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The passing of the baton

NEW ORLEANS (BP)–The gun sounds! If you weren’t watching the starter, you surely would have been startled. However, the runners in the relay race were prepared for this particular sound. Now is the time for them to do what they have been preparing to do for a lifetime. And the crowds cheer.

They begin their quick pace around the track. Rules dictate that each remain in his own lane. This has been explained and understood for some time now. Once they make it all the way around the track, the baton is quickly and smoothly handed off to the next runner. At the very point they began the race a few moments earlier, the second group now starts off. This is repeated two more times, with two other sets of runners, until the winning team crosses the finish line and is announced as the victors.

To prepare for the race, individual work is done every day. The proper diet, exercise and mental conditioning each play a significant role in this rigorous training. Discipline is practiced day in and day out. There are no short cuts. There are no substitutions.

Group work also is needed. A particular runner might be the fastest on the track, but a missed handoff of the baton can cost the team the race. One or two runners can negatively hurt their team of four. Timing and concentration must be perfected. Each understands that he cannot do alone what all are needed to do.

So it is with the passing of the faith from one generation to the next.

First, the rules are given. Deuteronomy 4:10 reads, “Gather the people to Me, and I will let them hear My words, that they may learn to fear Me all the days they live on the earth, and that they may teach their children.” The church gathers weekly to instruct families in their understanding of God’s Word and His ways. We are to “bring them [our children] up in the training and admonition of the Lord” (Ephesians 6:4). The end result is that we pass on the baton to honor our Lord each and every day we live and parent on this earth.

Second, there is the signal to start. When does this happen? The very first day you recall your upbringing and instruction as a child, it has started. And really, before that. All through your childhood, adolescence, and young adult years, you have been training for this very moment. Then when you get the opportunity (children in your own quiver and care), you are instructed with these words: “You shall teach them [God’s words] to your children, speaking of them when you sit in your house, when you walk by the way, when you lie down, and when you rise up” (Deuteronomy 11:19). In other words, every opportunity you have is an opportunity to train your children for God’s opportunities.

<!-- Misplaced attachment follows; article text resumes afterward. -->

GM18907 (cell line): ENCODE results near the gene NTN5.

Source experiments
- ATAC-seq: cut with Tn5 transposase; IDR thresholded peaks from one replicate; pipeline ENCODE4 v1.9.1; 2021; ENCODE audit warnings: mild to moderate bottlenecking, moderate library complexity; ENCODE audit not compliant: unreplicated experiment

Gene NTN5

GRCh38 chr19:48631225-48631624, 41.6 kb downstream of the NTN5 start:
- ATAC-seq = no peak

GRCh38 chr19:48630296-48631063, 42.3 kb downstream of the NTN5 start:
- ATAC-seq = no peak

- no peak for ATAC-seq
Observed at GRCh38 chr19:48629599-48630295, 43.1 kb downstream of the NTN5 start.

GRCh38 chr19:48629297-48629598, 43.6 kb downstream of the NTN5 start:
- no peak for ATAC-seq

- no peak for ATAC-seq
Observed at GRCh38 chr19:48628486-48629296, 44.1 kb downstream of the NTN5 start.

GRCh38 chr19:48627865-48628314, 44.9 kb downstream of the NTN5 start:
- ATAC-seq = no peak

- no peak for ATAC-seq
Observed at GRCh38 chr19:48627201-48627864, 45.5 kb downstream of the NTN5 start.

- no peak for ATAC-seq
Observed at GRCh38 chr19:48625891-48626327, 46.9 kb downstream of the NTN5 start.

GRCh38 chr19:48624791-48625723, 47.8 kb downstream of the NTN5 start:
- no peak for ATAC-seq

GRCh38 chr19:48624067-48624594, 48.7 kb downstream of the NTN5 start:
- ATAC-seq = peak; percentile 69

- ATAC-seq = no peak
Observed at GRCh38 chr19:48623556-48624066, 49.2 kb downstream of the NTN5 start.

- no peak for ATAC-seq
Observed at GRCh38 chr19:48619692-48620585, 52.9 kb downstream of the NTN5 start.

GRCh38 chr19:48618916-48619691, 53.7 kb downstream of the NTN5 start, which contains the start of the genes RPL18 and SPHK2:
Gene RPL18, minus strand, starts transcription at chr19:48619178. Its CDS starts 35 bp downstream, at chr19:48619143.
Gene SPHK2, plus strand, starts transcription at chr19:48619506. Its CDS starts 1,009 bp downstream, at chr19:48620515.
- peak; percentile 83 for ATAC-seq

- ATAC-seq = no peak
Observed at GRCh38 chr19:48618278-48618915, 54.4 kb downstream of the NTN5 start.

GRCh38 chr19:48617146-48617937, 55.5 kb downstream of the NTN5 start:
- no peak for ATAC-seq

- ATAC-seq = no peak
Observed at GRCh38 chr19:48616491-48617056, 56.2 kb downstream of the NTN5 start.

Third, the handoff is made. In many ways, as long as our parents are alive, we are their children. We are to honor our parents (Ephesians 6:2) and take care of them. Second Timothy 1:5 says, “For I am mindful of the sincere faith within you, which first dwelt in your grandmother Lois, and your mother Eunice, and I am sure that it is in you as well.” Here, the faith was passed down to Timothy from his mother, Eunice, and his grandmother, Lois (2 Timothy 3:15). “The father shall make known Your truth to the children” (Isaiah 38:19). Keep your eyes focused. Your children and their children are depending on the hand-off.

Fourth, the victory is secured. As parents, when the spiritual baton is passed on to our children, we will have the opportunity to hear God say to us, “Well done, my good and faithful servant.” God has been pulling for us from the very beginning. He has been our greatest Coach and Cheerleader. There is no greater pleasure for a parent than to know that we have secured victory by the way we have trained our children. God, help us to pray these words with passion and conviction “that the generation to come might know them [God’s words], the children who would be born, that they may arise and declare them to their children” (Psalm 78:5-6).

Our choices, as parents, are clear and uncomplicated. We have been commissioned and commanded by God to teach our children about Him — to believe in Him (evangelism) and behave like Him (discipleship). This does not mean that as parents we will always say the right thing or even be picture perfect for our children. (They are much brighter than we give them credit for being!)

There is no such thing as a “perfect parent.” But with the aid of the Holy Spirit residing and reigning through us, we can become the parent that God has been preparing for us to be. What we do now will provide our children a head start as they begin their own training experience.

Enjoy the race!
Jerry W. Pounds Sr. is assistant to the president and professor of discipleship at New Orleans Baptist Theological Seminary.

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  • Jerry W. Pounds Sr.